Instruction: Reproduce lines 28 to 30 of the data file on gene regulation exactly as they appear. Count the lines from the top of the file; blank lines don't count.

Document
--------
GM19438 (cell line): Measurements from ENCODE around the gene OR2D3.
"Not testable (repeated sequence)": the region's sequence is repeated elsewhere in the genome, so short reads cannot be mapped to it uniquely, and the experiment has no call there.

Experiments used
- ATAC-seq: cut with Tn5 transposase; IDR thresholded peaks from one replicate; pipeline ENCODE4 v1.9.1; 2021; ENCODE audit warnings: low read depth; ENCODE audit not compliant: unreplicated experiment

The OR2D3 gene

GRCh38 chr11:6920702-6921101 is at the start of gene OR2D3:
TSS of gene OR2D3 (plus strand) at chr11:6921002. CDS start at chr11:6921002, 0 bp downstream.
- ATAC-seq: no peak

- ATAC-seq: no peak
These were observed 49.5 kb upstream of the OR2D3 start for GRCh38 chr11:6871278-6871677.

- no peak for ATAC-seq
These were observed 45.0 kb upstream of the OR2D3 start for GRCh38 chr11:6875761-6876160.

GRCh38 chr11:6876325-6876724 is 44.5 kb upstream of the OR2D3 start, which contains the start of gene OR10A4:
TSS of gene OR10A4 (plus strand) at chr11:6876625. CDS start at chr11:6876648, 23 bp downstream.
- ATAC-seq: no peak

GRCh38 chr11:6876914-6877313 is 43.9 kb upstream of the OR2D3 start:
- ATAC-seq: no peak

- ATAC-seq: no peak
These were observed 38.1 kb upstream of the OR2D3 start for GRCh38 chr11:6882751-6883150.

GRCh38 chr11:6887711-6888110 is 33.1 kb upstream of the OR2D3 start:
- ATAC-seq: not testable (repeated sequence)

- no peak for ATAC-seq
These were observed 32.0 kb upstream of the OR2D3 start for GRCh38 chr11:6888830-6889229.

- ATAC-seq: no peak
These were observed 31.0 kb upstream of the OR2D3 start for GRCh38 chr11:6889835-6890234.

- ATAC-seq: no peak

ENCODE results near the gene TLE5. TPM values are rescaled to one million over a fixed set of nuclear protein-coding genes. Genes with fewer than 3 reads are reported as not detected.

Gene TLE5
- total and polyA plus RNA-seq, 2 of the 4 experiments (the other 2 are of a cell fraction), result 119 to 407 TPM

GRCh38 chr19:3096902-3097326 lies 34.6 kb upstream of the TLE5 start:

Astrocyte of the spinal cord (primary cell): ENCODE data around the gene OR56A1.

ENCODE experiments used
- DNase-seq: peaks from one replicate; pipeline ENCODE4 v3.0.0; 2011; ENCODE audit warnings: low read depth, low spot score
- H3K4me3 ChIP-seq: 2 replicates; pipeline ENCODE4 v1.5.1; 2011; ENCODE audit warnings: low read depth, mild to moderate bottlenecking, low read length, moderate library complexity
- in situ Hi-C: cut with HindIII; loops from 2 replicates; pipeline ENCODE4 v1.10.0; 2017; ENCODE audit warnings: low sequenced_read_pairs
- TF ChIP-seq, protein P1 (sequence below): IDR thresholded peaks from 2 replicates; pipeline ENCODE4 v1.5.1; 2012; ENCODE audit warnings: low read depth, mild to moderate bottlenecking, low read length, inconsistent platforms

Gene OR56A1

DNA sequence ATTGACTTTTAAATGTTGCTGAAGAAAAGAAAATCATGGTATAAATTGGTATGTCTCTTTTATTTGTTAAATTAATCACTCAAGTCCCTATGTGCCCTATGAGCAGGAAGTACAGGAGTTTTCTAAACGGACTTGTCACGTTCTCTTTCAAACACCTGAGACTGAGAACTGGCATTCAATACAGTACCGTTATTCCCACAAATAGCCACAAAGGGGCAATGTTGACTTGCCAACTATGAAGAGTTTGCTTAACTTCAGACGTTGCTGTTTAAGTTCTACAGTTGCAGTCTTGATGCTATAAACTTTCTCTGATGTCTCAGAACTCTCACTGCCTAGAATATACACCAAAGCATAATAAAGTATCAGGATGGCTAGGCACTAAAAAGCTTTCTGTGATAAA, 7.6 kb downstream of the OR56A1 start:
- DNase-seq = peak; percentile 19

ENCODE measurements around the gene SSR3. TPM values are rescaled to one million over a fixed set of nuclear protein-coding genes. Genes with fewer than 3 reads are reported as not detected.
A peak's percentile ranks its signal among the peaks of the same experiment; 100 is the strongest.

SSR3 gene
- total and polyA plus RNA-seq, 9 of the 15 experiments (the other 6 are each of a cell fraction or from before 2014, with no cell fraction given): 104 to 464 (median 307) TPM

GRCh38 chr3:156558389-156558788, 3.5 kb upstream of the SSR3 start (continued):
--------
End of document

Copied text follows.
Gene TLE5
- total and polyA plus RNA-seq, 2 of the 4 experiments (the other 2 are of a cell fraction), result 119 to 407 TPM

GRCh38 chr19:3096902-3097326 lies 34.6 kb upstream of the TLE5 start: